“People, especially women, stopped walking the neighborhood. No one went out at night and some of that continues today, said Columbus native Billy Winn, who oversaw the editorial page for the local newspaper for 15 years in the 1990s and early 2000s.

“It was like any siege,” Winn said. “It had changed the people — particularly the women — overnight.”

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Elderly women who were living alone invited relatives or friends to move in for safety. “The women who made it through that without incident were women who had dogs,” Winn said.

Ruth Schwob, 74, survived an attack by an intruder, believed to have been the strangler, by pressing a panic button. She still had a stocking wrapped around her neck when police arrived.

Mildred Borom, 78, was killed on Feb. 12, 1978 and 61-year-old Janet Cofer was found dead on April 20, 1978.

Then, as suddenly as they started, the killings stopped.

No one knew why at the time.

“A fascinating fella”

It later came out that Gary had gone to South Carolina, where he was sent to prison for a string of restaurant armed robberies he committed as the “Steakhouse Bandit.”

Leading up to his time in Columbus, Gary also amassed criminal records in New York, Connecticut, Florida and Alabama.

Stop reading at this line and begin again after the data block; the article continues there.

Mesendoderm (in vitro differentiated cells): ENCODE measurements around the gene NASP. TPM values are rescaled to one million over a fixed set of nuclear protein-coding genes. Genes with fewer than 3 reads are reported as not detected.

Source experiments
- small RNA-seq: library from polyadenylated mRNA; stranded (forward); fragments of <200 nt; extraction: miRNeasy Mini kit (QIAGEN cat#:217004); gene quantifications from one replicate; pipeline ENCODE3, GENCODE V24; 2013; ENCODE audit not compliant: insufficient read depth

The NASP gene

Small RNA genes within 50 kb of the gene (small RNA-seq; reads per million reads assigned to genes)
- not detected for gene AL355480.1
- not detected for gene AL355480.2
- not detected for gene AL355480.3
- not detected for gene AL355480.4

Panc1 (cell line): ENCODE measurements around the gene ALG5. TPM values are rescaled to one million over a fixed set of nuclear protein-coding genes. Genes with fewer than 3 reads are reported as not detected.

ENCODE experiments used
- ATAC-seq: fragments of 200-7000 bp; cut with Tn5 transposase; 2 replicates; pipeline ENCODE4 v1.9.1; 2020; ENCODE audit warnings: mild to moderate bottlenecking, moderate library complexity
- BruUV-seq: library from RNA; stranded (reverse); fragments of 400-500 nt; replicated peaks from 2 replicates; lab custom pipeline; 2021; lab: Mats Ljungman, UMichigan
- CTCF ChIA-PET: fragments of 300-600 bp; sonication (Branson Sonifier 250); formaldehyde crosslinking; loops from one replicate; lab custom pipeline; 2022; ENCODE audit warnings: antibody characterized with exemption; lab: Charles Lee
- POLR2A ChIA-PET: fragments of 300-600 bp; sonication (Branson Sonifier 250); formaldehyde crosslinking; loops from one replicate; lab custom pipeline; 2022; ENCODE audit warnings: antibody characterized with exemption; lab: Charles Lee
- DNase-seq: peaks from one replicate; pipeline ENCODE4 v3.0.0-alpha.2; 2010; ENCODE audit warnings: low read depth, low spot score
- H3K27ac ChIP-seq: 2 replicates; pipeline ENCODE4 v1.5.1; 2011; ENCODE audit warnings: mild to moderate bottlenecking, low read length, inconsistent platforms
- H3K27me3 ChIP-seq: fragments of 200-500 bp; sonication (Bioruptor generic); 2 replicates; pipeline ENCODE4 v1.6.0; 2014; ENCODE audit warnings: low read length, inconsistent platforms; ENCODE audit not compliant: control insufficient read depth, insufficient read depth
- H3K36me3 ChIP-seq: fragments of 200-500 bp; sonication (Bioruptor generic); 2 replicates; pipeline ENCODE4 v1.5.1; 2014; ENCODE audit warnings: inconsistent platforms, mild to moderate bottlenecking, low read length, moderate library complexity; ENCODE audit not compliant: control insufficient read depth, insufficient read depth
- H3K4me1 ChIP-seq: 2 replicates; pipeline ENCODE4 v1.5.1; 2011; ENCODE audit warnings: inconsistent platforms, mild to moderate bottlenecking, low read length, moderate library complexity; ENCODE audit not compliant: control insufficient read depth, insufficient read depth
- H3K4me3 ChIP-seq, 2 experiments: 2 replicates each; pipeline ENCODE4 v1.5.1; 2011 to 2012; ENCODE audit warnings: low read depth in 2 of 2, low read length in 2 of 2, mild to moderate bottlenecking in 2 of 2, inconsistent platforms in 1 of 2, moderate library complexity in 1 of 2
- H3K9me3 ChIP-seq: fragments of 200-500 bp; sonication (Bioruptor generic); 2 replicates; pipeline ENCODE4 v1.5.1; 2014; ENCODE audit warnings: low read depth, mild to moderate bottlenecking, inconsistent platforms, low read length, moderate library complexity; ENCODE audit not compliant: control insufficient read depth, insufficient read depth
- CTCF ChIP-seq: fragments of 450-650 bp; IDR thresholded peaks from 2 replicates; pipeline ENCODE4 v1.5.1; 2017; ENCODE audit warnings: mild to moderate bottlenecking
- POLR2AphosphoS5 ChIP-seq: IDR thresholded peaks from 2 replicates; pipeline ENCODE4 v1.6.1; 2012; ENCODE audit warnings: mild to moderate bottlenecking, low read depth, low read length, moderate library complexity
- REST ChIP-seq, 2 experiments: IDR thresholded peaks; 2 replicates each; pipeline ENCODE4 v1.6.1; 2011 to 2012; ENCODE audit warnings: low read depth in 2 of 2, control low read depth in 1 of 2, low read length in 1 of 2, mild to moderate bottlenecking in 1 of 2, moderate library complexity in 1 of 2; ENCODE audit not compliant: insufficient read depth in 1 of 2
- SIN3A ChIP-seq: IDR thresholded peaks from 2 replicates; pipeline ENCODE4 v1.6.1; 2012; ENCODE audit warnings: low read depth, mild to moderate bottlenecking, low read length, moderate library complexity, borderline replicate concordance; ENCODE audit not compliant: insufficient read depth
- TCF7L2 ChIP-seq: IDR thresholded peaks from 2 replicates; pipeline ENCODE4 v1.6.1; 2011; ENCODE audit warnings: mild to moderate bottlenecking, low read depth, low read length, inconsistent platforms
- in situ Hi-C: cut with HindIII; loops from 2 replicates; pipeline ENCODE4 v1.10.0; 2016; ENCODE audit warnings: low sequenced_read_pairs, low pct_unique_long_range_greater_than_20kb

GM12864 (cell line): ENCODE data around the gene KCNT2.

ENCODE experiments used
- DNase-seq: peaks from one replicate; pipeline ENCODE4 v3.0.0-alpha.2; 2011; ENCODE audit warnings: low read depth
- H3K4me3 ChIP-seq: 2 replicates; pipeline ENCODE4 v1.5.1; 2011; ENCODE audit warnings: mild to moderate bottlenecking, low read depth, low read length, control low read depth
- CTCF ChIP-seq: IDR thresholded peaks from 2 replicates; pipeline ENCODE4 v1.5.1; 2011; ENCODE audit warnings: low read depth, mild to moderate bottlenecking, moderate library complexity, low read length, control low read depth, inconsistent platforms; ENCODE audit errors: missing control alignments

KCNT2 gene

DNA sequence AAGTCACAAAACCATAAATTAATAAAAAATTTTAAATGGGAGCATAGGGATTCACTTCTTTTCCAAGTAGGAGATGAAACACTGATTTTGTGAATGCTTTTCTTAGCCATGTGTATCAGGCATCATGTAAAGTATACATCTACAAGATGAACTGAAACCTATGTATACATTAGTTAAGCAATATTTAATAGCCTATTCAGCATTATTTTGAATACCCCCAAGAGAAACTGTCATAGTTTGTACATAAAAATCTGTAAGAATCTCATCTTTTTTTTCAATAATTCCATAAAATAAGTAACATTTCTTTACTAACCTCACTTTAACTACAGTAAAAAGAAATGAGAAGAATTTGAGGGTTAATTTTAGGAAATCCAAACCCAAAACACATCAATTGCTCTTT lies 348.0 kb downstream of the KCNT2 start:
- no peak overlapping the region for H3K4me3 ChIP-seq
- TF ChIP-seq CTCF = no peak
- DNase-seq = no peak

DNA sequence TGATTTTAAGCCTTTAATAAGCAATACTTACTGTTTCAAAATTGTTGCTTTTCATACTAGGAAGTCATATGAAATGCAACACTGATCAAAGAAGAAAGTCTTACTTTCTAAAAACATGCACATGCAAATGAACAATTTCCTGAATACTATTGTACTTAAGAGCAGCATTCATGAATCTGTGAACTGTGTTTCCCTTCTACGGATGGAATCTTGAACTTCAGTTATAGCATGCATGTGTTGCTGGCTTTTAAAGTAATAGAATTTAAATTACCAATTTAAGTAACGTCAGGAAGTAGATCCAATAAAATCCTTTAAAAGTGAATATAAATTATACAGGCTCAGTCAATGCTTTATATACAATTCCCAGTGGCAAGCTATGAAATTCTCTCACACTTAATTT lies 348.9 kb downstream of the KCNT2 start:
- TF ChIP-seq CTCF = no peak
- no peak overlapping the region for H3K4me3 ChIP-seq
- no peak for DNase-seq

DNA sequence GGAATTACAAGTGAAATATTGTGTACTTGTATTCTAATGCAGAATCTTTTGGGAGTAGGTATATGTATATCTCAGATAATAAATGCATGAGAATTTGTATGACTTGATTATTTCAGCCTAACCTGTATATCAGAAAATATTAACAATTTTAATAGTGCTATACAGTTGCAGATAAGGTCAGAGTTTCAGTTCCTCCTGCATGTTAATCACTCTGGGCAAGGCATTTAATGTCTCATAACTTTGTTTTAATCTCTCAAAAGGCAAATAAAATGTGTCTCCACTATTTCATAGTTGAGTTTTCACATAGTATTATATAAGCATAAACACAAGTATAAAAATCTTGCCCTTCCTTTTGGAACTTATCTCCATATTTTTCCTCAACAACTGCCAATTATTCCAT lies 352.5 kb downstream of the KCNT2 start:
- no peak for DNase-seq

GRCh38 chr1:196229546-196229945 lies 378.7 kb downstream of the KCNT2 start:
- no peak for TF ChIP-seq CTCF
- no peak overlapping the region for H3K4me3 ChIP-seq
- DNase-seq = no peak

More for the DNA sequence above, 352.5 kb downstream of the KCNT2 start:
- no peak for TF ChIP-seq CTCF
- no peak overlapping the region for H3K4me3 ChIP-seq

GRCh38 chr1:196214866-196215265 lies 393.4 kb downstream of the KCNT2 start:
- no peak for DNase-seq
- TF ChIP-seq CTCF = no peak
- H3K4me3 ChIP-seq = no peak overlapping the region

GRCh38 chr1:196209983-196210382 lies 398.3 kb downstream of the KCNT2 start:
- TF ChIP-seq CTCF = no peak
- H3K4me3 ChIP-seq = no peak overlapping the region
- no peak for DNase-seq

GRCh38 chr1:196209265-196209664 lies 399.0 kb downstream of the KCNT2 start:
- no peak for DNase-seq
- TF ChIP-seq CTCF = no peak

Pullen, now retired, said it was frightening and at the same time impressive how Gary could commit so many crimes in so many states without them being connected.

“He was a fascinating fella,” said Pullen, who later became the district attorney and then a Superior Court judge. “Exceptionally bright.”

Gary dressed stylishly and charmed women, Pullen recalled. He was believed to have three or four wives, including one who married him in 1996, long after he was sentenced to Death Row. He said few of the criminals he prosecuted over the years were as “engaging” as Gary.

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Gary didn’t fit the mold for serial criminals, Pullen said.

“He is one of the few that ever changed crimes and went to another pattern,” Pullen said, referring to the shifts between strings of murders, armed robberies and then more murders.

Gary was born in Columbus but he and his mother moved to Florida when he was a young child. By the time he was 16 and leaving Florida, Gary had been charged with setting fire to a house where a man died and also breaking into a car.

In November 1969, Gary was charged with assaulting a police officer in Bridgeport, Conn. Five months later, police in Albany, N.Y. found Gary’s fingerprints at the home of 85-year-old Nellie Farmer, a retired school teacher who was raped and strangled. Gary said he robbed Farmer but claimed another man actually killed her. Gary was convicted only of robbery and sentenced to 10 years in prison, serving half that time. The man he implicated was acquitted of murder.

Georgia serial killers. This is based on the definition of someone who murders three or more people.

In early 1977, Gary was convicted in New York of possession of stolen goods, a watch taken from a 55-year-old woman who survived being raped and choked in her home in Syracuse. A few months later, he escaped from a county prison by jumping from a third-floor window.